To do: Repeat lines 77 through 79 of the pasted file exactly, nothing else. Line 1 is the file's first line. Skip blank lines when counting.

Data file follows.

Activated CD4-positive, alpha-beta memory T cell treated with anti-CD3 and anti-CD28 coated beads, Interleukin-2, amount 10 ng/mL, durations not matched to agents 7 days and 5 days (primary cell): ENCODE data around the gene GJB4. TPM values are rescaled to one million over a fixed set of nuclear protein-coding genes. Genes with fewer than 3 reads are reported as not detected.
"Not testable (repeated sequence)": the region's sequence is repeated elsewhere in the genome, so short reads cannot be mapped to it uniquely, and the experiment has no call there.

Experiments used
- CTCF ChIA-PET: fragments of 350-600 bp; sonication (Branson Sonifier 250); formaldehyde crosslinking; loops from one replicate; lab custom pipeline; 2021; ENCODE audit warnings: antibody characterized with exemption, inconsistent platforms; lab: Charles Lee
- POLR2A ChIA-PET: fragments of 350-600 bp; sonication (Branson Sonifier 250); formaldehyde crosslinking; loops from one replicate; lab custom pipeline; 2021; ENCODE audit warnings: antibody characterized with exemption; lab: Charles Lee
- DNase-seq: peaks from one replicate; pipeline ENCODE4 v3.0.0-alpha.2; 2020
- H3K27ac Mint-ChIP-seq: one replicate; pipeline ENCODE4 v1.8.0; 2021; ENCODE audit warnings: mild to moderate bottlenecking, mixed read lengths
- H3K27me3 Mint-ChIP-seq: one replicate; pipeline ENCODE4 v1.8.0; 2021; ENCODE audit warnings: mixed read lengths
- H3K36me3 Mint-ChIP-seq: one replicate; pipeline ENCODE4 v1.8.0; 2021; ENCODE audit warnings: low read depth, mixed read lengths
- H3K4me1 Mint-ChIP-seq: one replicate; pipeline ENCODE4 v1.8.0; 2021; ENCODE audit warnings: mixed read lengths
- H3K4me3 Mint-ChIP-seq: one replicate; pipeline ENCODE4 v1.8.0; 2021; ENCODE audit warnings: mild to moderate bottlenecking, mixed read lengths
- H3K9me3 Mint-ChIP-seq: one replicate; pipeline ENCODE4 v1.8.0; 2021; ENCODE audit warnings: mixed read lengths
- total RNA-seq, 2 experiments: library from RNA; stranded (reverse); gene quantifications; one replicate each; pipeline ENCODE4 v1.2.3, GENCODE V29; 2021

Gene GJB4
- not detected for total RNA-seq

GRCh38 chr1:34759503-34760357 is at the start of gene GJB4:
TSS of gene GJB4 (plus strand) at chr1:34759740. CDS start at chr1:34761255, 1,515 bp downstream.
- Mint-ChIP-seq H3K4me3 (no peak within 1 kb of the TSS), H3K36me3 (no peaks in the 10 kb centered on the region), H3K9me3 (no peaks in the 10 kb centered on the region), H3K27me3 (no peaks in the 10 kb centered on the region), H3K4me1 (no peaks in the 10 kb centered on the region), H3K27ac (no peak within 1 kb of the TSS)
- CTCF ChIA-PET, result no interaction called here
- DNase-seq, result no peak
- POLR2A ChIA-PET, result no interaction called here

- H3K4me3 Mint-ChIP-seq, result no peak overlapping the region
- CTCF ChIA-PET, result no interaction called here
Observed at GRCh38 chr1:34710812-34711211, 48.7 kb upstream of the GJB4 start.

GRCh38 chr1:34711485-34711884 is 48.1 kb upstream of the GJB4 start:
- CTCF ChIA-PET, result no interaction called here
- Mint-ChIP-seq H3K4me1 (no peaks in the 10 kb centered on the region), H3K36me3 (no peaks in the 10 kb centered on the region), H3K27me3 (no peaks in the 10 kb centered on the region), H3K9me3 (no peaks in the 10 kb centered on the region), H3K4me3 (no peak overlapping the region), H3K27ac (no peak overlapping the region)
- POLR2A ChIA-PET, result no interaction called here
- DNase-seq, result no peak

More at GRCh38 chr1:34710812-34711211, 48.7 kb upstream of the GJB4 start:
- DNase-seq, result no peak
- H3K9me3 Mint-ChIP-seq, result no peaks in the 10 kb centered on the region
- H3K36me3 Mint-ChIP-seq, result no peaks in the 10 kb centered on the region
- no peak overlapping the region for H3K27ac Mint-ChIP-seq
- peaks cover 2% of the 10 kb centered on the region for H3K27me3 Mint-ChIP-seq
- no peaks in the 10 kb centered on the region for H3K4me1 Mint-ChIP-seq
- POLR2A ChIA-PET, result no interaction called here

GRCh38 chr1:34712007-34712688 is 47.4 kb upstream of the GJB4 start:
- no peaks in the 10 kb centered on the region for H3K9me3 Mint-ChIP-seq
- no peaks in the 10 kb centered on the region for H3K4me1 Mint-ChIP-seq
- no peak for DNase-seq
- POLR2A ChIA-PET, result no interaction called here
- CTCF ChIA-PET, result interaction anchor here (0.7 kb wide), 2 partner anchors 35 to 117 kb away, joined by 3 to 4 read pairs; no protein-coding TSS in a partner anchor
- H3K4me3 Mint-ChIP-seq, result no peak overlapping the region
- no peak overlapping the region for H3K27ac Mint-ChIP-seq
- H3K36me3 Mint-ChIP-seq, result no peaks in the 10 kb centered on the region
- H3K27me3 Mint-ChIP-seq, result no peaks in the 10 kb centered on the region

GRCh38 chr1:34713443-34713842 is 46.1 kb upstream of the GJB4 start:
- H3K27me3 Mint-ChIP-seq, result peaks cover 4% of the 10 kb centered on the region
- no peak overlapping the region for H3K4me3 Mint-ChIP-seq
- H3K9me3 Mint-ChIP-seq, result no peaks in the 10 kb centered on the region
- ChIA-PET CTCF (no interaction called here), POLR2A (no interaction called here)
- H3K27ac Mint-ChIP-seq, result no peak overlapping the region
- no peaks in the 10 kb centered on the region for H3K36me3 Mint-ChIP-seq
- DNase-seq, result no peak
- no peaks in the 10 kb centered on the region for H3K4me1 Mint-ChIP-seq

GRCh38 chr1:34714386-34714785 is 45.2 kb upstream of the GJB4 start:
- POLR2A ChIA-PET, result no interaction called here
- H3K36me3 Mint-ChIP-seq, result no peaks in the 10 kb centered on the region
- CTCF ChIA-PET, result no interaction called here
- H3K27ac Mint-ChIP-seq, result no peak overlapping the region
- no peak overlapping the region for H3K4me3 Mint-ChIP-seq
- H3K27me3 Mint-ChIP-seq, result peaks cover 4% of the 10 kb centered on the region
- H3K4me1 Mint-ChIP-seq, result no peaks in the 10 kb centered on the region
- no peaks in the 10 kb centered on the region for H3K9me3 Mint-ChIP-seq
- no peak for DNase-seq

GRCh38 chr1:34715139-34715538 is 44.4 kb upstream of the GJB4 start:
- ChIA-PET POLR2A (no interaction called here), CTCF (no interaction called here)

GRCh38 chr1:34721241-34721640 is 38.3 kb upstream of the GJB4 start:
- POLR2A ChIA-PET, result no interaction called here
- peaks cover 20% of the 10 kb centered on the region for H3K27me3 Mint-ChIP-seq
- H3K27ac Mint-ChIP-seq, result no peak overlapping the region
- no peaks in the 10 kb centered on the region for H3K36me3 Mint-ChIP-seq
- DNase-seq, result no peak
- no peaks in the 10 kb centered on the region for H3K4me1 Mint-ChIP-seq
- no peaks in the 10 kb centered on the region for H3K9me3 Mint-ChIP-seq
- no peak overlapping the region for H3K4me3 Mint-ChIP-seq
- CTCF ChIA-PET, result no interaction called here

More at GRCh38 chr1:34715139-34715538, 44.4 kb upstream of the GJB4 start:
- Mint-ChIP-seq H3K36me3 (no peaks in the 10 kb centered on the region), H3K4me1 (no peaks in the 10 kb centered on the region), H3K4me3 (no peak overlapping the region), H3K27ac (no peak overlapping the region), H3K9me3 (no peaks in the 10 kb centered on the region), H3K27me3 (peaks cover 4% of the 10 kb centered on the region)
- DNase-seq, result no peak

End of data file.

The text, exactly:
- no peak overlapping the region for H3K4me3 Mint-ChIP-seq
- CTCF ChIA-PET, result no interaction called here

More at GRCh38 chr1:34715139-34715538, 44.4 kb upstream of the GJB4 start: